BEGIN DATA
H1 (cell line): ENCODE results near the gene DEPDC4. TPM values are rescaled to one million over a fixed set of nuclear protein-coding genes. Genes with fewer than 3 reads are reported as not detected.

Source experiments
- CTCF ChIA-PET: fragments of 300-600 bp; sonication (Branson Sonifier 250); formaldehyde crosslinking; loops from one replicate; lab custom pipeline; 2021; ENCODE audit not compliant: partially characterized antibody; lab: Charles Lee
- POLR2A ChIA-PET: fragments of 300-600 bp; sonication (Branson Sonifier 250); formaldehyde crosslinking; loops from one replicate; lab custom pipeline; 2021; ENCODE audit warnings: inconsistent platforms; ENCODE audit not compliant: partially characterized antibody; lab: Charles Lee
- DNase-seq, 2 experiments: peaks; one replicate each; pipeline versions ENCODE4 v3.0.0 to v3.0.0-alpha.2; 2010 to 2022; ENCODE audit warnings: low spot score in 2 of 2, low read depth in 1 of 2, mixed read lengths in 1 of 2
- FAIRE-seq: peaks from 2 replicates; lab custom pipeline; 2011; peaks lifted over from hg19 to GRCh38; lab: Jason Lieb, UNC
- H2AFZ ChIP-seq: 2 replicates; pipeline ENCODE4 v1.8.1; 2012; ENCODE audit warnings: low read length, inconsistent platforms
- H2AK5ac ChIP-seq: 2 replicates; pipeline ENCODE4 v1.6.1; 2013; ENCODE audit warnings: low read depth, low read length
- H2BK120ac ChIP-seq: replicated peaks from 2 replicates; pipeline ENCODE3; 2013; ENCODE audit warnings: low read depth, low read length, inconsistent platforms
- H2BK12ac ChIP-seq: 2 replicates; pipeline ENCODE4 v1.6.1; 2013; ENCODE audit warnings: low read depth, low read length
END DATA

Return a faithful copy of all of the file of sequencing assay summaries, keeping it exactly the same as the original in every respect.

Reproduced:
H1 (cell line): ENCODE results near the gene DEPDC4. TPM values are rescaled to one million over a fixed set of nuclear protein-coding genes. Genes with fewer than 3 reads are reported as not detected.

Source experiments
- CTCF ChIA-PET: fragments of 300-600 bp; sonication (Branson Sonifier 250); formaldehyde crosslinking; loops from one replicate; lab custom pipeline; 2021; ENCODE audit not compliant: partially characterized antibody; lab: Charles Lee
- POLR2A ChIA-PET: fragments of 300-600 bp; sonication (Branson Sonifier 250); formaldehyde crosslinking; loops from one replicate; lab custom pipeline; 2021; ENCODE audit warnings: inconsistent platforms; ENCODE audit not compliant: partially characterized antibody; lab: Charles Lee
- DNase-seq, 2 experiments: peaks; one replicate each; pipeline versions ENCODE4 v3.0.0 to v3.0.0-alpha.2; 2010 to 2022; ENCODE audit warnings: low spot score in 2 of 2, low read depth in 1 of 2, mixed read lengths in 1 of 2
- FAIRE-seq: peaks from 2 replicates; lab custom pipeline; 2011; peaks lifted over from hg19 to GRCh38; lab: Jason Lieb, UNC
- H2AFZ ChIP-seq: 2 replicates; pipeline ENCODE4 v1.8.1; 2012; ENCODE audit warnings: low read length, inconsistent platforms
- H2AK5ac ChIP-seq: 2 replicates; pipeline ENCODE4 v1.6.1; 2013; ENCODE audit warnings: low read depth, low read length
- H2BK120ac ChIP-seq: replicated peaks from 2 replicates; pipeline ENCODE3; 2013; ENCODE audit warnings: low read depth, low read length, inconsistent platforms
- H2BK12ac ChIP-seq: 2 replicates; pipeline ENCODE4 v1.6.1; 2013; ENCODE audit warnings: low read depth, low read length